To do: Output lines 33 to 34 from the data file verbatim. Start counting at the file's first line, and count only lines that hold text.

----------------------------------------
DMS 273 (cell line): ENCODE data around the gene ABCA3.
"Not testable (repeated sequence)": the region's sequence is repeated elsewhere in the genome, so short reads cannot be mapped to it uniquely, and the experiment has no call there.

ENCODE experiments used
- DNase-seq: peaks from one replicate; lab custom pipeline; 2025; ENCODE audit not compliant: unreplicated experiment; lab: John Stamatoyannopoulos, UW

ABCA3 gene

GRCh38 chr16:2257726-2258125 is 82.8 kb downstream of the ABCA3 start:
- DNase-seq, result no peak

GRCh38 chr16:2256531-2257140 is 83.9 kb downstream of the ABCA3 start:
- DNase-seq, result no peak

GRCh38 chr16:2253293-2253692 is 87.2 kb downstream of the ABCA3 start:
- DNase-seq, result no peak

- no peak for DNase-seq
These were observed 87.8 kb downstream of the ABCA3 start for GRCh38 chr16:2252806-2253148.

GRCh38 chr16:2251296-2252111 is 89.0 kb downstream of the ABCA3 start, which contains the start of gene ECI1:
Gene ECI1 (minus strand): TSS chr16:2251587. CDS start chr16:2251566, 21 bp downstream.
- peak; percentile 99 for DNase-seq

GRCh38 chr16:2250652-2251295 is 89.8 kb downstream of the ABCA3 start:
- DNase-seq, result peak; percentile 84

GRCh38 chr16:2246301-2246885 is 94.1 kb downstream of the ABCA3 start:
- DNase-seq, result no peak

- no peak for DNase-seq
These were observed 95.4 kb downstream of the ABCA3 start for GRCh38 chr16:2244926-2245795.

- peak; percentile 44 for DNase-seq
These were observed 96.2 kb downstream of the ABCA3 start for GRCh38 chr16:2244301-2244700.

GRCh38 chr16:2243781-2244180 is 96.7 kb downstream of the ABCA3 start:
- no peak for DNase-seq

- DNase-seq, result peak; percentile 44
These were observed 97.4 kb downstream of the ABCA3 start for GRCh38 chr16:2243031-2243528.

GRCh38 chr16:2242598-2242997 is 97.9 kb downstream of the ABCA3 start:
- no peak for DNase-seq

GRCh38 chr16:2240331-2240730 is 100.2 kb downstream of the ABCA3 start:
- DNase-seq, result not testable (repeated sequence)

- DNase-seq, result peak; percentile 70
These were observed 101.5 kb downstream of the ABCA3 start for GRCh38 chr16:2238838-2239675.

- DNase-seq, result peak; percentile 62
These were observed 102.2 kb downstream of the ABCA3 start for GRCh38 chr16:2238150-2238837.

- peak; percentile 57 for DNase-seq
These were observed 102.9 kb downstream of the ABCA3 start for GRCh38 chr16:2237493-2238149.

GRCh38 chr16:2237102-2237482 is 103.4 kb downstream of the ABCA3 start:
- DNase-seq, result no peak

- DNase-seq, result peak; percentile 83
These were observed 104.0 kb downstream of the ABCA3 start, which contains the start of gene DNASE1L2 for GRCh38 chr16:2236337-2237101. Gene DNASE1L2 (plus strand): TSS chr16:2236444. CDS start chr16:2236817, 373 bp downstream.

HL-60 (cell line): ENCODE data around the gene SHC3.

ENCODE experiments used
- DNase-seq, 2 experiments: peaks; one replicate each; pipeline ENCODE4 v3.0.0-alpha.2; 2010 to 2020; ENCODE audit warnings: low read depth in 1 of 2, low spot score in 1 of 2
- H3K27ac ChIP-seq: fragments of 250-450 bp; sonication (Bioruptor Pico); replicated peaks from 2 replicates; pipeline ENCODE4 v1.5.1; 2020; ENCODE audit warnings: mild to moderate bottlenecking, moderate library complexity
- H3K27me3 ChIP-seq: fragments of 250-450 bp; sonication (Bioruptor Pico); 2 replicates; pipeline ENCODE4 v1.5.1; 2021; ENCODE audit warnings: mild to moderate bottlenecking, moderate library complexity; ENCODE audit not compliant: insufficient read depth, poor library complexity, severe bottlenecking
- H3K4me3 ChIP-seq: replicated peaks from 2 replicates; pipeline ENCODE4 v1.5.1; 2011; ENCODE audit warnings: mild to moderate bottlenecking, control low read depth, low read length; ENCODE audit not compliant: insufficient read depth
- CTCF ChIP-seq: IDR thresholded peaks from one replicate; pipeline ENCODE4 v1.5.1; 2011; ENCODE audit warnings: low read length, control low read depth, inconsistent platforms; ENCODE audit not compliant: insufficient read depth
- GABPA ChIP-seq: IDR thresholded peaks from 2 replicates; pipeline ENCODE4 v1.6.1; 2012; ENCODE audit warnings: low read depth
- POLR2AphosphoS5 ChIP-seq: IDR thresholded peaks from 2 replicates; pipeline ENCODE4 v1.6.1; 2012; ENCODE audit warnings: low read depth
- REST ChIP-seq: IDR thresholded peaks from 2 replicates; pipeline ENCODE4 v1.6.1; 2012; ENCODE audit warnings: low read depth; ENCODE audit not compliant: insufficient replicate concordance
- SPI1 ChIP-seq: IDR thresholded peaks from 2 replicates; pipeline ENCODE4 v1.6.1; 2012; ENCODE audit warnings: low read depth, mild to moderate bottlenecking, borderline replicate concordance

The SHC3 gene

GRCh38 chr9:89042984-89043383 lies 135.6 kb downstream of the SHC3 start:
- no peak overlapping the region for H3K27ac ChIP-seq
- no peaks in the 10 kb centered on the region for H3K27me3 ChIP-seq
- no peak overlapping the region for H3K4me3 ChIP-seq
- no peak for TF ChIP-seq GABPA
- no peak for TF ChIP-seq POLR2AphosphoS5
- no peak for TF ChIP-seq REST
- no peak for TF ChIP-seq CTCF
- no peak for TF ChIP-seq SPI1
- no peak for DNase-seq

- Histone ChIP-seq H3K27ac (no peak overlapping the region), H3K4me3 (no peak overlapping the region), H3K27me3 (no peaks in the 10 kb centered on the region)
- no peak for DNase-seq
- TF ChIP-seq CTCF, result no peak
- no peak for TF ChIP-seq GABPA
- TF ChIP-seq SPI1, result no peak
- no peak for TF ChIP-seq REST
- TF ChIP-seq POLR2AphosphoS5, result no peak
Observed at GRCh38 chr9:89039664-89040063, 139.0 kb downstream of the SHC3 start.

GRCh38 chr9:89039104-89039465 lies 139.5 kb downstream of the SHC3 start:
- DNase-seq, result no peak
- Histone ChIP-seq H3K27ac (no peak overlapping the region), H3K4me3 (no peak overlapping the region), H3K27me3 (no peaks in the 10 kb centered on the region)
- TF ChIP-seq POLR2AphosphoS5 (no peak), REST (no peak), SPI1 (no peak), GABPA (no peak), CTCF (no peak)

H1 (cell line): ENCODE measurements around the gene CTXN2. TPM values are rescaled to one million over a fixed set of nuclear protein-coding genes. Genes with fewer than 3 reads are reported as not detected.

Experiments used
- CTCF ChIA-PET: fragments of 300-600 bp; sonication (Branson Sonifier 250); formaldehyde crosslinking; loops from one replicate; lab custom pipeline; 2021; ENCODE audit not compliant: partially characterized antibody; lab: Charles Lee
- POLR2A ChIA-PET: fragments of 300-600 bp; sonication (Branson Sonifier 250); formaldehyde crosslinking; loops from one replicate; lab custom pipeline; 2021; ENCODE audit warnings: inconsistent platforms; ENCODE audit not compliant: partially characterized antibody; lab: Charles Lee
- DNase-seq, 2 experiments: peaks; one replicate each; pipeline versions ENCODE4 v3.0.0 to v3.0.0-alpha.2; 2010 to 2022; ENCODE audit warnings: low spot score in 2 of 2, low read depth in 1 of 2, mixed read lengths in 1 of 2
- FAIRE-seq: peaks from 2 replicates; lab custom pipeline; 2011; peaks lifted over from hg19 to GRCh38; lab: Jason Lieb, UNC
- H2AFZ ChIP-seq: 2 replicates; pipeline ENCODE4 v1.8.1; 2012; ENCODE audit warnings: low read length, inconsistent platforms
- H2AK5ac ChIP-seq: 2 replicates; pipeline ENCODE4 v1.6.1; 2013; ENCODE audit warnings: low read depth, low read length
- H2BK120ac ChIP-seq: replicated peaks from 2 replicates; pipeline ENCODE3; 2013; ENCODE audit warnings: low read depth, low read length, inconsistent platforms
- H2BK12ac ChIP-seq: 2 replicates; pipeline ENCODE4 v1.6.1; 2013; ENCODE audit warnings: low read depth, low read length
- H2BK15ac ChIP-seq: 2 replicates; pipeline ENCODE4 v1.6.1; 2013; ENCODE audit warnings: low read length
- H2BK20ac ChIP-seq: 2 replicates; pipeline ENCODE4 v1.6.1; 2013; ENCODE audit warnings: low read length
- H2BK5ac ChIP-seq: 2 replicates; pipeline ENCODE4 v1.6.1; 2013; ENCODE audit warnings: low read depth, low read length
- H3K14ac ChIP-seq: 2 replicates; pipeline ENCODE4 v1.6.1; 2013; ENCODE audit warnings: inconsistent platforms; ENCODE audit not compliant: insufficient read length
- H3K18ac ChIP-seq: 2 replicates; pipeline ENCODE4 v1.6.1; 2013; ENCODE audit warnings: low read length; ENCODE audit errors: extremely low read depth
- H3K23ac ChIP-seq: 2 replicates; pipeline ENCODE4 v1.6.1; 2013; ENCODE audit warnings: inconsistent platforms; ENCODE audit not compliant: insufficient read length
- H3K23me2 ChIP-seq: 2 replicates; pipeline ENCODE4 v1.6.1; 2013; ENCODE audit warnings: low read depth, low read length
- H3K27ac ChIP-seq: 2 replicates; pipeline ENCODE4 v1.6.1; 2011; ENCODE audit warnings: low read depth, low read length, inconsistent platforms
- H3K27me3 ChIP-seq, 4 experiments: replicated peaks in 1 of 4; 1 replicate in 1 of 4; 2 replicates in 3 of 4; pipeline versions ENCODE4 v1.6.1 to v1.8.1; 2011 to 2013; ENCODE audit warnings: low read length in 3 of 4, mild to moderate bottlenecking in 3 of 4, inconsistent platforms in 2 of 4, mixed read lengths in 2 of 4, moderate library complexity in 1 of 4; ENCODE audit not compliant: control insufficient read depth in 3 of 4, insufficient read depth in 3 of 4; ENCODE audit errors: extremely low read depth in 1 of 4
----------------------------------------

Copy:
- DNase-seq, result peak; percentile 70
These were observed 101.5 kb downstream of the ABCA3 start for GRCh38 chr16:2238838-2239675.